Rest, relaxation, spending time with family, vacations, and just not thinking about work are important. You have to recuperate and refocus to be your best when you are working.

If you find you have your work following you home on a regular basis, you might have a problem with time management. Here’s an article that can help you find more time in your day.

6. Self-sabotage: Falling in love with technology without boundaries

Technology. It’s a pretty enticing thing. It’s something that promises to make everything easier and solve all your problems. But does it?

Sometimes technology can be a hindrance. Think about all the times when something would have be easier “the old fashioned way”. Think about all the times you had to click through fifteen menus to do something that you used to do by hand.

Also, technology has a 24/7 quality about it. You can always be on your phone or computer. This though isn’t always good. Sometimes having your tech follow you around can make it harder to get anywhere.

Additionally, technology has a gadget quality to it. For example, you are doing something at work, such as managing customer information with something like notecards. Then, a vendor comes along with a software package they promise will make everything easier. They tell you how it will streamline your process and make everything more efficient and connected.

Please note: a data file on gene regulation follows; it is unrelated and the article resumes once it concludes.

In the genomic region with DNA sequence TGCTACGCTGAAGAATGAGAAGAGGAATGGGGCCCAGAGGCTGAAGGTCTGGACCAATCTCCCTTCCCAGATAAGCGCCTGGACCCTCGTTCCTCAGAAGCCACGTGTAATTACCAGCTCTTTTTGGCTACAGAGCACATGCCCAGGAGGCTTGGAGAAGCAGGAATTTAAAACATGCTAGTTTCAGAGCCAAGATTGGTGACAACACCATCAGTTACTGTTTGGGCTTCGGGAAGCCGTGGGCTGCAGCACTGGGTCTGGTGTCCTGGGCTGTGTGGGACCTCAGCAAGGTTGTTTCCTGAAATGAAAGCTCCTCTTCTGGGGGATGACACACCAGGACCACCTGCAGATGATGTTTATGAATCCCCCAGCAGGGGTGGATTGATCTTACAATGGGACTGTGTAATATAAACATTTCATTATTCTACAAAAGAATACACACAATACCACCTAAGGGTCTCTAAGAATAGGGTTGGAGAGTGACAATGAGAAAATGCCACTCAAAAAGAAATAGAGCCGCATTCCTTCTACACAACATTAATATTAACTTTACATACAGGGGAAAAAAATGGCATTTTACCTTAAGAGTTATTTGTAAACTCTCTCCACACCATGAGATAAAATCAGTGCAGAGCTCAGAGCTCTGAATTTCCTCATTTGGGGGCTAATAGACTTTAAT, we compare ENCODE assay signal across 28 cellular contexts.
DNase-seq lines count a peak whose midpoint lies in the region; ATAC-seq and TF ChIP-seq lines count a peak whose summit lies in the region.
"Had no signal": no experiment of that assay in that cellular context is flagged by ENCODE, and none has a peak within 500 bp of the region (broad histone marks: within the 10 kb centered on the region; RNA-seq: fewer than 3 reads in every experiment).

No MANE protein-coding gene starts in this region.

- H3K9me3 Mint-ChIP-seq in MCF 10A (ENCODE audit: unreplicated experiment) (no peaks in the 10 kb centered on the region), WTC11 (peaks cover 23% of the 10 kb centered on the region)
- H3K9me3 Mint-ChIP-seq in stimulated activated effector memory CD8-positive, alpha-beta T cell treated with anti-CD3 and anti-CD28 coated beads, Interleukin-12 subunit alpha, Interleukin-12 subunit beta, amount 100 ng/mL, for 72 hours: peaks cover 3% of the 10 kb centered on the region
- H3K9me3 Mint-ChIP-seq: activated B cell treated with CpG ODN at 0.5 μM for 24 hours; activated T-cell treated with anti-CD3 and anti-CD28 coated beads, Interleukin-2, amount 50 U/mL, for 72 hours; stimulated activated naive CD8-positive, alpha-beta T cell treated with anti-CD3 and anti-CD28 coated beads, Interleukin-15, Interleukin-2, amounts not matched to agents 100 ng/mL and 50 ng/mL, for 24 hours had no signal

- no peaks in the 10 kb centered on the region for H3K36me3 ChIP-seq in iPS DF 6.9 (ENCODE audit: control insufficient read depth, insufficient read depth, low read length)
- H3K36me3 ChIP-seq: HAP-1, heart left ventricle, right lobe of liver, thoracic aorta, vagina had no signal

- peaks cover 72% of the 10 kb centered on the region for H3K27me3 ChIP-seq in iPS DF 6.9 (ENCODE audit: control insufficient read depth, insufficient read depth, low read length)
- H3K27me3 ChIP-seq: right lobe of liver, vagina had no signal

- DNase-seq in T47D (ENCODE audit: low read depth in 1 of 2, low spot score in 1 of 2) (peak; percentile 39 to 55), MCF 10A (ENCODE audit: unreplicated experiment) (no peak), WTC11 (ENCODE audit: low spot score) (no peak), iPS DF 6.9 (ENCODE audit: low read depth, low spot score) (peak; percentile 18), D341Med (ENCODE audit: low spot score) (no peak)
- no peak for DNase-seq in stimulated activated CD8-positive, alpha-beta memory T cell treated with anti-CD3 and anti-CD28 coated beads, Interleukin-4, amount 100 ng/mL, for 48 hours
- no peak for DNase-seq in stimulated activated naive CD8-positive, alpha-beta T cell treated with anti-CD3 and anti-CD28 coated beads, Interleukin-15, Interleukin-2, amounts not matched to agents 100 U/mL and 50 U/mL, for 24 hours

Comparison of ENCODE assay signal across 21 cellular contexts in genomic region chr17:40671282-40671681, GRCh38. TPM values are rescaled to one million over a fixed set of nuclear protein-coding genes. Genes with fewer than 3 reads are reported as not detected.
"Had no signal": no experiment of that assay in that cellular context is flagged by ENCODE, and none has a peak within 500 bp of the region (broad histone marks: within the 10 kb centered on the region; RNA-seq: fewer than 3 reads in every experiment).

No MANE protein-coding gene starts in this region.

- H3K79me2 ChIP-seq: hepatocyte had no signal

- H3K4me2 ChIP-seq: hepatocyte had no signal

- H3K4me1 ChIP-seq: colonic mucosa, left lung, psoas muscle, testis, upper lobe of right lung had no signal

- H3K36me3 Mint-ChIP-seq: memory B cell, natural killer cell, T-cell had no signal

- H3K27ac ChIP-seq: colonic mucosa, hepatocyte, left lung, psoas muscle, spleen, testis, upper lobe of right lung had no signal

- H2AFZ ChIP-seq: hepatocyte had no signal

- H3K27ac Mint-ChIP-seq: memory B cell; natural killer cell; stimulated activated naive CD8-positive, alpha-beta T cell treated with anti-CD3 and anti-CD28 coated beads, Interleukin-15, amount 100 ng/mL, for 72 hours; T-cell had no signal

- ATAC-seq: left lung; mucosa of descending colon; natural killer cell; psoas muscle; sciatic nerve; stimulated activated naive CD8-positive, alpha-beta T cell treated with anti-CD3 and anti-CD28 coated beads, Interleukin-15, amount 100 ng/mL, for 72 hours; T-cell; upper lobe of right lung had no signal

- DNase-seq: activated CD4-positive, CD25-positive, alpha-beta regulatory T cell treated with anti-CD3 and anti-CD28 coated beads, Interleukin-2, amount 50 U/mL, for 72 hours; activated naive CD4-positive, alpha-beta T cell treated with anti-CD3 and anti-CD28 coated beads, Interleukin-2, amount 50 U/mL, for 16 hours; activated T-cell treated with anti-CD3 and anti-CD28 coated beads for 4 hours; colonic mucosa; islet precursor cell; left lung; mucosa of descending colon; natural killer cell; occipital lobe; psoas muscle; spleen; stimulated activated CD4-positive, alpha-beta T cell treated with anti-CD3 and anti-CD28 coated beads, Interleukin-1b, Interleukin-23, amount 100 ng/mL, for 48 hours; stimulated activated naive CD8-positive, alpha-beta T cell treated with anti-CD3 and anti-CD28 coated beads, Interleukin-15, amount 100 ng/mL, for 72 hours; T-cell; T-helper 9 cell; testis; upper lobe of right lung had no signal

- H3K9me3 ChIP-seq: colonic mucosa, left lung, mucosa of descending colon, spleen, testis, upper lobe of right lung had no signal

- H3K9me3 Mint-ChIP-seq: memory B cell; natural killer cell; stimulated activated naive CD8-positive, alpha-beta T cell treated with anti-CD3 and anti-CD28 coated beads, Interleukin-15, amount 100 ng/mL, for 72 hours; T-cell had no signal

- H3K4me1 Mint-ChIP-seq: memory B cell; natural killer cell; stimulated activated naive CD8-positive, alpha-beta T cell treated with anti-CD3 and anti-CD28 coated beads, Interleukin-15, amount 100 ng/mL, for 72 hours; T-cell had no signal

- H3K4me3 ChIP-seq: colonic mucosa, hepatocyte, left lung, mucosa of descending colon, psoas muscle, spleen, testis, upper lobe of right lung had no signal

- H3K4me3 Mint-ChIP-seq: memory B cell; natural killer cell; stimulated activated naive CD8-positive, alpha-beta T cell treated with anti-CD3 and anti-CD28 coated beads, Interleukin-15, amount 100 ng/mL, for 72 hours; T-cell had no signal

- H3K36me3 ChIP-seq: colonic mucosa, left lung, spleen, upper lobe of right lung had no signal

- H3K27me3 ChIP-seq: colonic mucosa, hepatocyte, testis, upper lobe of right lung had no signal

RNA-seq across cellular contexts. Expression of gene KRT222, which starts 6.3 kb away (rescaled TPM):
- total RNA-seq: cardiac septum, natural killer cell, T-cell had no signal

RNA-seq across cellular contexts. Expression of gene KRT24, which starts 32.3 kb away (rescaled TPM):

A few weeks in though, after you’ve gotten tired of being on hold with tech support and pulled all your hair out trying to move some data from one folder to another, you’ll wish you had your notecards back. Sometimes gadgets don’t live up to the hype.

You have to be careful with technology. While it can help, you shouldn’t fall in love with it to the point where you don’t see its flaws.

7. Self-sabotage: Procrastinating as a financial advisor

All right, that client needs that information, but before you get to it you need to check your email, make those copies, return that phone call, organize your desk … you get the idea. Is this ever you?

Procrastination is almost like a bright shiny coin. On the one side, you avoid doing something you might not want to do. Maybe the work is tedious or the situation is difficult. On the other side, it feels productive. Sure, you didn’t do what you needed to do, but you did all these other things.

There’ an old saying, “Don’t take any wooden nickels.” It means don’t be fooled by something that looks real, but isn’t. That’s how you need to see the coin of procrastination. While it may look shiny, that’s just paint. It’s just wood underneath.

Find some real coins, get to work, and do the things you really need to do.

Conclusion

“You’re your own worst enemy.” We all know the saying. It’s time to change things though. It’s time to stop doing things that get in the way of your goals. When you do, you might find you’re your own best friend.

About Suzanne Muusers